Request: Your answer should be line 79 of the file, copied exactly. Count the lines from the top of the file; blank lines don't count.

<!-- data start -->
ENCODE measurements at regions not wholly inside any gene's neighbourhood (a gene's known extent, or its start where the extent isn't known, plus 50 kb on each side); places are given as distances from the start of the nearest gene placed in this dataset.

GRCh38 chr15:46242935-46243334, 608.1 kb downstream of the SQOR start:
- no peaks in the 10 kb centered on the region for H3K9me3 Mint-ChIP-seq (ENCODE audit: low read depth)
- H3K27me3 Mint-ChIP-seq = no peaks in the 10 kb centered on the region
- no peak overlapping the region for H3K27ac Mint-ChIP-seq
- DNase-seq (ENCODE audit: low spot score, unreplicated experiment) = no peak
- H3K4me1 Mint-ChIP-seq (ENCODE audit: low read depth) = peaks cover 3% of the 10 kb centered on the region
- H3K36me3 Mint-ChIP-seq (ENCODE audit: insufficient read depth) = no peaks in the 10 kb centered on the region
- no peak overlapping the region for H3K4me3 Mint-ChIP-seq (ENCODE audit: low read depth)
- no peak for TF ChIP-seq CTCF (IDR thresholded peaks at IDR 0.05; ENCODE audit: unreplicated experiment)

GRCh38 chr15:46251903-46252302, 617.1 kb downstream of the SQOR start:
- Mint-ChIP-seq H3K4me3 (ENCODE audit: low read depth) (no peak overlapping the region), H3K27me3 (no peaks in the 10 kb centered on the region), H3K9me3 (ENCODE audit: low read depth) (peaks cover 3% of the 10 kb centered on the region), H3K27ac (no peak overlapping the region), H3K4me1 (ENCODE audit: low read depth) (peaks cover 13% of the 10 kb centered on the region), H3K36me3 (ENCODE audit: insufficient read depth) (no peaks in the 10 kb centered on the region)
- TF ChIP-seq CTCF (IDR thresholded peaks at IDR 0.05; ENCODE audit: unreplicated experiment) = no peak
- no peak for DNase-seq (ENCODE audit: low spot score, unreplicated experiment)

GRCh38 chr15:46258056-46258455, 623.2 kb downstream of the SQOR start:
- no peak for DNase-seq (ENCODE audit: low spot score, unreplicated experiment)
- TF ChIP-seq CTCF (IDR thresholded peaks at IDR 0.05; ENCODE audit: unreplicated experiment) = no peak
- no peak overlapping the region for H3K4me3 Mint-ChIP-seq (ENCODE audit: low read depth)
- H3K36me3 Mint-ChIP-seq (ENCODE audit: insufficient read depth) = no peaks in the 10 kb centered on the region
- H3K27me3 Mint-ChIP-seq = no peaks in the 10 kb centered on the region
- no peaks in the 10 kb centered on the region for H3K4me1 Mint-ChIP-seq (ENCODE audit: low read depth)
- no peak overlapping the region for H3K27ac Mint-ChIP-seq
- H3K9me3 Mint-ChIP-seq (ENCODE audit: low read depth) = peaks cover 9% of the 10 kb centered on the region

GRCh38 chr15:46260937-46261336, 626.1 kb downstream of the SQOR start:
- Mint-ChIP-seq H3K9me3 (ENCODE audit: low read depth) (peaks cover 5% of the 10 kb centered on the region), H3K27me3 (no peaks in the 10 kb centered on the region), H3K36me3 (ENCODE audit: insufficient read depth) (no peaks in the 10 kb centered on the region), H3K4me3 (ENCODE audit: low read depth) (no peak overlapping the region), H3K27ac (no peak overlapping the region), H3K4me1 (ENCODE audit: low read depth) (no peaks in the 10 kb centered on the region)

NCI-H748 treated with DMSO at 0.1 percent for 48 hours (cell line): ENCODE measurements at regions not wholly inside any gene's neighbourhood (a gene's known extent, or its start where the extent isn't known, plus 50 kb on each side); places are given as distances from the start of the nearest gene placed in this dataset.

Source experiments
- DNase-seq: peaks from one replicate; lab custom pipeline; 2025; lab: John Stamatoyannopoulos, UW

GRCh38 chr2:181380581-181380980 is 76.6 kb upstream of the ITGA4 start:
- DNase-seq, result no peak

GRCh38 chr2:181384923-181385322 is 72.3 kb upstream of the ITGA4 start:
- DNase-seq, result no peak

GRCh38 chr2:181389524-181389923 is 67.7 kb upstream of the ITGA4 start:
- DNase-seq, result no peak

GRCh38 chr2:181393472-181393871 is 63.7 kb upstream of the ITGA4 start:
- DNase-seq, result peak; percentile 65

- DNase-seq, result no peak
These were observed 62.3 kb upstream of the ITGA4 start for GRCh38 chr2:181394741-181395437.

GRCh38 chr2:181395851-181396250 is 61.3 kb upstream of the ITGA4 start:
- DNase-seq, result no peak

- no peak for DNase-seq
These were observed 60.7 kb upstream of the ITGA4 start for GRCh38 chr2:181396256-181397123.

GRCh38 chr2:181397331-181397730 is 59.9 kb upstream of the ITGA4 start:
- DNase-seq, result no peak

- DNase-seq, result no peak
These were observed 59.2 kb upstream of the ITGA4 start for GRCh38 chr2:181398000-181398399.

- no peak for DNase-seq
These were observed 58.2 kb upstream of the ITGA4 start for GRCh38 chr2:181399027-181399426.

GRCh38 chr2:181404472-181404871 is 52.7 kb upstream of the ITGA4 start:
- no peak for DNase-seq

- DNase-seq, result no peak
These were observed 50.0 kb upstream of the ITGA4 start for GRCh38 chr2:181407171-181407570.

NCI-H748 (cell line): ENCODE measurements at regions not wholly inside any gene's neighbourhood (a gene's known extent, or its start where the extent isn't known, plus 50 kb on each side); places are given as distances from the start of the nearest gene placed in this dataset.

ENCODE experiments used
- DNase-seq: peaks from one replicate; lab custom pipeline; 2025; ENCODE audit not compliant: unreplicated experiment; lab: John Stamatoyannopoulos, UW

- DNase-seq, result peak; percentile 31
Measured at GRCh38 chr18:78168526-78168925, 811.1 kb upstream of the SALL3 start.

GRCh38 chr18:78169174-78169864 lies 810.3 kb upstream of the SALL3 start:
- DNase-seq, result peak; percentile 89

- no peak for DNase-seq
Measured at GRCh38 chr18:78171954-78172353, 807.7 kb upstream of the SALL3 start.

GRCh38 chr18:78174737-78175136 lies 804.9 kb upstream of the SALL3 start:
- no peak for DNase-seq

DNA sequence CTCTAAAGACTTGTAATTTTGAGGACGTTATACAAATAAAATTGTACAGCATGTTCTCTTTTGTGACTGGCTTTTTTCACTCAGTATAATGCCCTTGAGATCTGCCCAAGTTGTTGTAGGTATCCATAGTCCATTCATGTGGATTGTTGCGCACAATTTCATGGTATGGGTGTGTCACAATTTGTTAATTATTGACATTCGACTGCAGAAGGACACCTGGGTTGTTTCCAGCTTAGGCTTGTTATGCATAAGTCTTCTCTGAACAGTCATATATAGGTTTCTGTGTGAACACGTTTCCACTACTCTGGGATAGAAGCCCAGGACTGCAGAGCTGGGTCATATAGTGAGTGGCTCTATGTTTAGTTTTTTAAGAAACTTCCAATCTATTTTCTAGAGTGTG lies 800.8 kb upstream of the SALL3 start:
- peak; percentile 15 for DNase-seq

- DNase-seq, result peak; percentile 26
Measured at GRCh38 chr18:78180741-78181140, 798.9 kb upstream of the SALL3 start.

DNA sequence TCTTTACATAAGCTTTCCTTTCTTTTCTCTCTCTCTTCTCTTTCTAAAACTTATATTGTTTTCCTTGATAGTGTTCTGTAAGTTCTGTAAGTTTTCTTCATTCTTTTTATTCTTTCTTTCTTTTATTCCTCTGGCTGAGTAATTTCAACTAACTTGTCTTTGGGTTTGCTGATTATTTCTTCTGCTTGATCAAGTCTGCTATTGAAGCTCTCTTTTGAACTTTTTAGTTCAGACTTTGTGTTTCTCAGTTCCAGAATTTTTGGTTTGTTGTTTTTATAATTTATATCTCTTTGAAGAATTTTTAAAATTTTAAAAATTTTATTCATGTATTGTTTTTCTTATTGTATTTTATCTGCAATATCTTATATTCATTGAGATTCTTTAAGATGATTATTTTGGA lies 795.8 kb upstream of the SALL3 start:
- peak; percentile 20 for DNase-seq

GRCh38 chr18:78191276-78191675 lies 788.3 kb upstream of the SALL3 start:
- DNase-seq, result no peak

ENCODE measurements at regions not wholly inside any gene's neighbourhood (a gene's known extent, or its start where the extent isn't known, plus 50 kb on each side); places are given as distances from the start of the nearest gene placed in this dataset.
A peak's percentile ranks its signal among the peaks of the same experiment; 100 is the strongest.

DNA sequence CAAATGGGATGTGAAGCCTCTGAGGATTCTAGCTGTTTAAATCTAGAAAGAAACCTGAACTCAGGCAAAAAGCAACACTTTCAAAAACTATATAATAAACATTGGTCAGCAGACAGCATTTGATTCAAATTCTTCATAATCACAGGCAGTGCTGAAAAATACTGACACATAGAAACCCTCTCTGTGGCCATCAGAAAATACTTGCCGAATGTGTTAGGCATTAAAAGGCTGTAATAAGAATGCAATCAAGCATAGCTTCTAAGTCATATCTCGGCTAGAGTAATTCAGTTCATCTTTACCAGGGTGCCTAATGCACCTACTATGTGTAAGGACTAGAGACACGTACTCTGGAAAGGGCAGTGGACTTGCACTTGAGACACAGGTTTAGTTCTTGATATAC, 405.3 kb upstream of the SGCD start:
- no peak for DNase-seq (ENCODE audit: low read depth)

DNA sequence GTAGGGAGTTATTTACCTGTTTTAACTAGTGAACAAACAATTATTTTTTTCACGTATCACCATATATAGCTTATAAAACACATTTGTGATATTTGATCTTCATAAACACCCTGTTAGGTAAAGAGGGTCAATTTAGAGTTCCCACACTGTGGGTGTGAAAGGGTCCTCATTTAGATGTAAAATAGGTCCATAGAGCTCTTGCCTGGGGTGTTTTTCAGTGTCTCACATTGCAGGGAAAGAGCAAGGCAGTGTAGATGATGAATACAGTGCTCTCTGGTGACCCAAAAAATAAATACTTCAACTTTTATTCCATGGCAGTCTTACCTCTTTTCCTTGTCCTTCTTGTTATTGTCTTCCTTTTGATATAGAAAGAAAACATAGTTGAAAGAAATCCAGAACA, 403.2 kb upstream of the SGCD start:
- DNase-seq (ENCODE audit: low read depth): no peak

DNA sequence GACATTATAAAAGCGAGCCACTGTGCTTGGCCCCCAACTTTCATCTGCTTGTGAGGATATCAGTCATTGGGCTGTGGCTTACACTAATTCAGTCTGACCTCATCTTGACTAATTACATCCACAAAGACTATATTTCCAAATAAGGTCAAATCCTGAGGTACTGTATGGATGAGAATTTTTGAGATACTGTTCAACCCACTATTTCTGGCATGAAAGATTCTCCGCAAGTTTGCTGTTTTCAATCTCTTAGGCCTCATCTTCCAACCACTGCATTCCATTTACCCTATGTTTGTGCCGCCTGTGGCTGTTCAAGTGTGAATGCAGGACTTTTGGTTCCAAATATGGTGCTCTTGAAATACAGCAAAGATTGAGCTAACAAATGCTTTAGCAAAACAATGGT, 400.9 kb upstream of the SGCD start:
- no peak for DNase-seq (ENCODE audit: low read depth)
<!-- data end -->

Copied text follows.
- no peak for DNase-seq (ENCODE audit: low read depth)